“I like to look at health, vitality and pleasure as the optimum self-care.” -- Leslie Cerier
Conscious cooking master chef Leslie Cerier has authored five books, developed recipes for leading food companies, and has been featured in dozens of media stories. Known in the green scene as ‘The Organic Gourmet,’ her gift for translating potentially dull diets into a bounty of flavor and satisfaction has made her a leading authority on healthy food.
Leslie is an in-demand teacher with dream gigs at places like Rancho La Puerta, Kripalu Center for Yoga and Health, Esalen Institute, and The Omega Institute where she teaches the art of delicious healthy cooking with a range of specialties that include vegetarian, healthy grains, gluten-free, and improvisational style. Her classes almost always sell out in advance.
Zoe Helene sat down with Leslie recently to find out why her classes are so popular.
Zoe Helene: Your cooking class credits read like a wish list of eco luxury spas and retreats. What is it about these places?
Leslie Cerier: They're about expansion and supporting authentic self. And they're so exquisitely beautiful that you just feel well. You get to that place of exhale -- coming home to yourself.
ZH: How do you see your role as teacher?
LC: I show people that it's easy and simple to cook delicious food, and that they can do it. It doesn't have to be super-complicated to put healing healthy food in your mouth. It just requires being stocked with some great essentials and knowing how to work with those essentials. Plus, people have fun in my classes.
ZH: Do you eat the food you make in class?
LC: Of course! We make amazing food in class, and then we eat it together. At Esalen Institute, we eat outside on a deck overlooking the Pacific Ocean. How much better does it get? My friend Charlie (who used to be head chef) calls Esalen an acupuncture point on the planet -- and it's true!
From the Organic Authority Files
ZH: You teach at Rancho La Puerta. Is it as beautiful as it looks on the website?
LC: Yes, it is! Everything is first-class at Rancho La Puerta without being pretentious, and in my mind that's because it is earth-based. Same with Esalen and Kripalu in Massachusetts and Omega Institute in New York. Your whole heart opens. It's very special.
ZH: Is Kripalu more about yoga?
LC: Kripalu is a center for yoga and wellness. The yoga is gentle and deep. They're renowned for their yoga. I've been practicing since I was a teenager, so I love that. Yoga is about unity and wholeness, and about being present. My way of teaching, cooking and eating is like that. Cooking and eating is a lot like yoga. It's all about the yum.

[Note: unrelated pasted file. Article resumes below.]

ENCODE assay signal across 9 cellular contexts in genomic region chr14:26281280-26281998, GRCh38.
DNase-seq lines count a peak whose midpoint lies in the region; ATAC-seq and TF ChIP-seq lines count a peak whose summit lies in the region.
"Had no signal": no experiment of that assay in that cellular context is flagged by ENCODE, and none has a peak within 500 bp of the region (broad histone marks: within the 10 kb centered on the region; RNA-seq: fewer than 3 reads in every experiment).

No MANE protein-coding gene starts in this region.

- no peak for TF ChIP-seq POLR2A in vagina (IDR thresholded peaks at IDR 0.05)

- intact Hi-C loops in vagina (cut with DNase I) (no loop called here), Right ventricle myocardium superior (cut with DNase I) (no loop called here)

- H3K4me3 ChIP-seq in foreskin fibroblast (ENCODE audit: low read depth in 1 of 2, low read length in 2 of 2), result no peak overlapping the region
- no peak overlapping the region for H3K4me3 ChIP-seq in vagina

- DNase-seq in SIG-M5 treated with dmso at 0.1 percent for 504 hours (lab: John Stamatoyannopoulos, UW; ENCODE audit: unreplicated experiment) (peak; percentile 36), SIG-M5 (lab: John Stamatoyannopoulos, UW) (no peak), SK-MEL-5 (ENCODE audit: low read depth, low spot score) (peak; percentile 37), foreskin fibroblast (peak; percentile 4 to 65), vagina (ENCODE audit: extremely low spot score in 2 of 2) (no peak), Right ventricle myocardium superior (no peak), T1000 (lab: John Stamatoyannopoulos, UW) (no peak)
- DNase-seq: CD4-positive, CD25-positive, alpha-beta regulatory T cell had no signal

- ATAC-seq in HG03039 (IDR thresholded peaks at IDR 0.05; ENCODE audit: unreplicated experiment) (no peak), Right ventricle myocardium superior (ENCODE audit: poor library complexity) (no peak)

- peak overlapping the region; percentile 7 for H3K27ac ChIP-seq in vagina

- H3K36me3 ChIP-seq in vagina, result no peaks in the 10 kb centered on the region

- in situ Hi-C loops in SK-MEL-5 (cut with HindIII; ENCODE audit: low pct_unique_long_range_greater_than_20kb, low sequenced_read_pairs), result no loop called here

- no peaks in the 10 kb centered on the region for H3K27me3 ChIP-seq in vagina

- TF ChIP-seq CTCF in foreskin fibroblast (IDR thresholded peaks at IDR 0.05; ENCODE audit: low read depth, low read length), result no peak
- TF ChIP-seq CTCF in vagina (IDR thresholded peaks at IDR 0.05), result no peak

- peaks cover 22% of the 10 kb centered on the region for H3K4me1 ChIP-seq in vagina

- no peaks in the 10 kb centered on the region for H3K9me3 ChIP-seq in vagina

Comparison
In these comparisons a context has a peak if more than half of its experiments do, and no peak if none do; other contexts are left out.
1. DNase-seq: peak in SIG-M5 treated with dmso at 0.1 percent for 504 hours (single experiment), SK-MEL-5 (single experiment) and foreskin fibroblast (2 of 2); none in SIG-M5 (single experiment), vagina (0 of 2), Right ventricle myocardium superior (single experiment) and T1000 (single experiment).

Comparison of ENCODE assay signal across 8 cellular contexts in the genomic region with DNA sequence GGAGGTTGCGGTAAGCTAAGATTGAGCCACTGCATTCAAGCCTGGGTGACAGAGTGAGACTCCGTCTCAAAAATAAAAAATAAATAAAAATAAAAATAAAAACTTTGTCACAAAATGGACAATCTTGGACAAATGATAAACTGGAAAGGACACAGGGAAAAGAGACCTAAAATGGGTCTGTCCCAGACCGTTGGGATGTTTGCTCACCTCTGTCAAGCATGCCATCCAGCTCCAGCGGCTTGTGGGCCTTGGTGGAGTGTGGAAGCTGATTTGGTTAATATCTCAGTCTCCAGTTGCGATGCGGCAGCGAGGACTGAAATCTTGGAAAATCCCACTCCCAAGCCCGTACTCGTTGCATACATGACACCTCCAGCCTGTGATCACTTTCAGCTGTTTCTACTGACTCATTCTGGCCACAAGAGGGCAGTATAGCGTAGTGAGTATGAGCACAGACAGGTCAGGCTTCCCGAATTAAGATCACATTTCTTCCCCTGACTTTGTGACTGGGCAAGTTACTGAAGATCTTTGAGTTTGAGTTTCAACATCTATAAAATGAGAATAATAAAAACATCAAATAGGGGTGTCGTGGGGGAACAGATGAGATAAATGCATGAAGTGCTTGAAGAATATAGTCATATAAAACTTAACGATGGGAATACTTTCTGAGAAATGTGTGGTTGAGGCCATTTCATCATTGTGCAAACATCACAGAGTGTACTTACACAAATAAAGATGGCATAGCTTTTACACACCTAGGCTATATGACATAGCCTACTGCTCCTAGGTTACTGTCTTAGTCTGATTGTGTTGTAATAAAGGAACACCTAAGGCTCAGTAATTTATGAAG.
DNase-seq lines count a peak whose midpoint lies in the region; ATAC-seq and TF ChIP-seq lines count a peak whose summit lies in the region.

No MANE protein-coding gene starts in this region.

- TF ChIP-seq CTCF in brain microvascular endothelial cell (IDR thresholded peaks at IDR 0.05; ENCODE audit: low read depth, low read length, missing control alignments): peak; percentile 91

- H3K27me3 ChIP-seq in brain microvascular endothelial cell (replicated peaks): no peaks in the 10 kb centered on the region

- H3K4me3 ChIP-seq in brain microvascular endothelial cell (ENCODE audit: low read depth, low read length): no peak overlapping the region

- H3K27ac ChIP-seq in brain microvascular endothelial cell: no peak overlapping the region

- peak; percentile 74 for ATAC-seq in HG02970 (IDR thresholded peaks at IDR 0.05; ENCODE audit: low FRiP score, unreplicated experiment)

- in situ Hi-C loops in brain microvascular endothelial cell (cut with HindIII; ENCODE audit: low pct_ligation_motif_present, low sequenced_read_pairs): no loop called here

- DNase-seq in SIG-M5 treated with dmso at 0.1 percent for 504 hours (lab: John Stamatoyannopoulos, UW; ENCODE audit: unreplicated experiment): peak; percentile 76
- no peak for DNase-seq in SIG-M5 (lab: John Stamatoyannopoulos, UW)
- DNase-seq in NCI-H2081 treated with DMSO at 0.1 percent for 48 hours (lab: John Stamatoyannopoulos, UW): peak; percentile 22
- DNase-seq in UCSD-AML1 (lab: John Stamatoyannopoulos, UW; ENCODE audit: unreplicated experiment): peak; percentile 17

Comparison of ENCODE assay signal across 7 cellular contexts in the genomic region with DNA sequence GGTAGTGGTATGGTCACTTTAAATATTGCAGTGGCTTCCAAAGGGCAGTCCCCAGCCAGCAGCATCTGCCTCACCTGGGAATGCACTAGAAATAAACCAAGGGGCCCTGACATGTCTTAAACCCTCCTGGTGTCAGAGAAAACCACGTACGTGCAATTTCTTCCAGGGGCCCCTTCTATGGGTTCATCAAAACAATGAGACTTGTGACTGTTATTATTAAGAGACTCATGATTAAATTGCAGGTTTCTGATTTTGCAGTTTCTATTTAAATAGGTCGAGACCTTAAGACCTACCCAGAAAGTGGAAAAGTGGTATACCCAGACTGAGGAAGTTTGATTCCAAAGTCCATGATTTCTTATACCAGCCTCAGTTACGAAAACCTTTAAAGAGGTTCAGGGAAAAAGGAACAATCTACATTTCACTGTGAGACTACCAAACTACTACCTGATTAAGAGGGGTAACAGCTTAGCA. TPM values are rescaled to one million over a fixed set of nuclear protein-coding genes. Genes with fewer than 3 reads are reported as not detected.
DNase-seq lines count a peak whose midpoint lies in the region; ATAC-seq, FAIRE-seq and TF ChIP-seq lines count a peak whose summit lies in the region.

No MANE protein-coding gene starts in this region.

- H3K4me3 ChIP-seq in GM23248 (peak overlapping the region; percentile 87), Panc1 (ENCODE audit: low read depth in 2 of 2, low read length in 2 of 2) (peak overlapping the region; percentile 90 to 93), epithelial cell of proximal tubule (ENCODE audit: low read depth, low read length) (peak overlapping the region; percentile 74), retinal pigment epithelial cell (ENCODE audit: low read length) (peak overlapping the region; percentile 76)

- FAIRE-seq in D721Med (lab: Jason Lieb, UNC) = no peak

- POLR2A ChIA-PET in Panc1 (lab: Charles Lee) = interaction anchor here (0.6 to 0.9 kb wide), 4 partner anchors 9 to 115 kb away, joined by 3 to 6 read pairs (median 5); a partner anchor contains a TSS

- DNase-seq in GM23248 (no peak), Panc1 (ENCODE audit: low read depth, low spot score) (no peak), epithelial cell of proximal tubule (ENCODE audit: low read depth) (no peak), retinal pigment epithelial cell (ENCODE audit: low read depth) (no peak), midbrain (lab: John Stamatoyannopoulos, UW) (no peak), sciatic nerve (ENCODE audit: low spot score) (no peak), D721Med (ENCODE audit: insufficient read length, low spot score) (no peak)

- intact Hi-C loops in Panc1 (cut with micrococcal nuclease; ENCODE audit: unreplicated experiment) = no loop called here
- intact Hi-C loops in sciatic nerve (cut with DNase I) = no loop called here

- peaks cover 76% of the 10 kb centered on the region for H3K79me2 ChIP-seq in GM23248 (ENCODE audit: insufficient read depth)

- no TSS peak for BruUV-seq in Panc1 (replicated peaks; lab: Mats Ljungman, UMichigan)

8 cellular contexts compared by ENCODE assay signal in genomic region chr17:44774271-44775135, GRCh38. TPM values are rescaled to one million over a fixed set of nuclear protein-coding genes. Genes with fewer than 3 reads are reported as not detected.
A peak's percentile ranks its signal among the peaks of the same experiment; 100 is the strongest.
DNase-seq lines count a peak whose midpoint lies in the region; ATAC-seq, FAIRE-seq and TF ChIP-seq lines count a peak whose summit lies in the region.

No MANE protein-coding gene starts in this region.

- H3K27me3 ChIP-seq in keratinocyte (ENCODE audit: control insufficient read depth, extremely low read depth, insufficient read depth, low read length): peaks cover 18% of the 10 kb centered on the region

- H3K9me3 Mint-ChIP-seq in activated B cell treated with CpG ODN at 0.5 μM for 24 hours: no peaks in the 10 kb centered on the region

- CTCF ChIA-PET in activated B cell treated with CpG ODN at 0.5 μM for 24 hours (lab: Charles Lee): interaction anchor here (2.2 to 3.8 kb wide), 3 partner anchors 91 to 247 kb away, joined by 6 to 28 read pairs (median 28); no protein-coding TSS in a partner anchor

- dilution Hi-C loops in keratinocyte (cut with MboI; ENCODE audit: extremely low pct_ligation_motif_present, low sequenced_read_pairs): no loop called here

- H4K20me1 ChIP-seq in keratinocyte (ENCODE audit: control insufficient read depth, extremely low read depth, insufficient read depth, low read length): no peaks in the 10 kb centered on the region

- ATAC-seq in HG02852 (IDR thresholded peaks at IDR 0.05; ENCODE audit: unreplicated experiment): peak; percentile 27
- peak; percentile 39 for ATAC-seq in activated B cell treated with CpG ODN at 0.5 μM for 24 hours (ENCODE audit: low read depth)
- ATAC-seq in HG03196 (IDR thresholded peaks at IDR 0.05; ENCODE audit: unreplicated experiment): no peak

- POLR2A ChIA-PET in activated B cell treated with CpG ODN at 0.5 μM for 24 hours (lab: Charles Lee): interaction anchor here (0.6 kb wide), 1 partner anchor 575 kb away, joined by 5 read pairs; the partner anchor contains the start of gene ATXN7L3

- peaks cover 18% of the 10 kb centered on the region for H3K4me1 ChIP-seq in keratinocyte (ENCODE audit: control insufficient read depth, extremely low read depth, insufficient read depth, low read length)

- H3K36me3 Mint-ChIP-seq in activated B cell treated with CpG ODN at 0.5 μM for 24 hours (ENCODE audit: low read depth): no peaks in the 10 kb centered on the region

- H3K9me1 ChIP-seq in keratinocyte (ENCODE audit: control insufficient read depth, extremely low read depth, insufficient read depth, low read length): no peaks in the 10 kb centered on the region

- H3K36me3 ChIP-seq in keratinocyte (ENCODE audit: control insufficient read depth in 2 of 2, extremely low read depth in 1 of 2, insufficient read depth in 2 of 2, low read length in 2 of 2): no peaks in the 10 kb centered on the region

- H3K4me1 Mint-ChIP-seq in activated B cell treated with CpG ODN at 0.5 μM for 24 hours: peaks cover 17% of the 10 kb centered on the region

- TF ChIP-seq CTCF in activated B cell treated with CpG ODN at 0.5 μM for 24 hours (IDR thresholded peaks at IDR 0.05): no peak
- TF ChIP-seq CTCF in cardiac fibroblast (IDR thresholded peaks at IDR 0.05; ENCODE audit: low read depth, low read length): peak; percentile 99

ZH: Is Omega more focused on integrating mind/body/spirit?
LC: Omega was co-founded by a medical doctor who is a pioneer in the field of holistic medicine, so many classes are geared toward working with health practitioners. For instance, I taught “Thriving Gluten-Free” with a celiac nutrition expert, Melinda Dennis, and our workshop participants included biologists, parents, dieticians, spouses and others who have celiac disease.
My approach is about plenty. How can we find substitutions that work in place of what the person shouldn't eat? Even if you have serious restrictions with diet, there's still plenty. Did you know that there are even more gluten-free whole grains than there are grains with gluten? Plus, all the delicious gluten-free flours and pastas, too. If you can't eat dairy, there are lots of whole foods that impart a creamy and gooey texture; milks and sauces made from nuts and seeds, for example.
Can't eat onions and garlic? Plenty of other herbs and spices can season your meal. I love to teach folks how to substitute ingredients by color, flavor, seasonal availability, texture, cooking times and whim. Mix and match foods that are high in antioxidants, calcium, and iron and invent your own recipes.
ZH: How did you get your start in what we now call the 'slow food movement'?
LC: One of the early breakthroughs in my creative life as a chef came in 1976, when I discovered an organic bakery on the Upper West Side of Manhattan. This discovery led me to begin shopping in health food stores and buying as much organic food as I could find. When I joined my CSA back in 1987, I realized I could create whole meals by simply combining herbs, vegetables, and fruits that were in season. I loved going to the farm and getting inspired.
ZH: Do any of these spa retreats offer sliding scales for lower-income people, scholarships for people who apply, or work-study shares as a way of making the experience more affordable?
LC: Esalen, Omega and Kripalu all have sliding-scale options for accommodation costs, as well as other ways to volunteer or barter.
Photos: Tracey Eller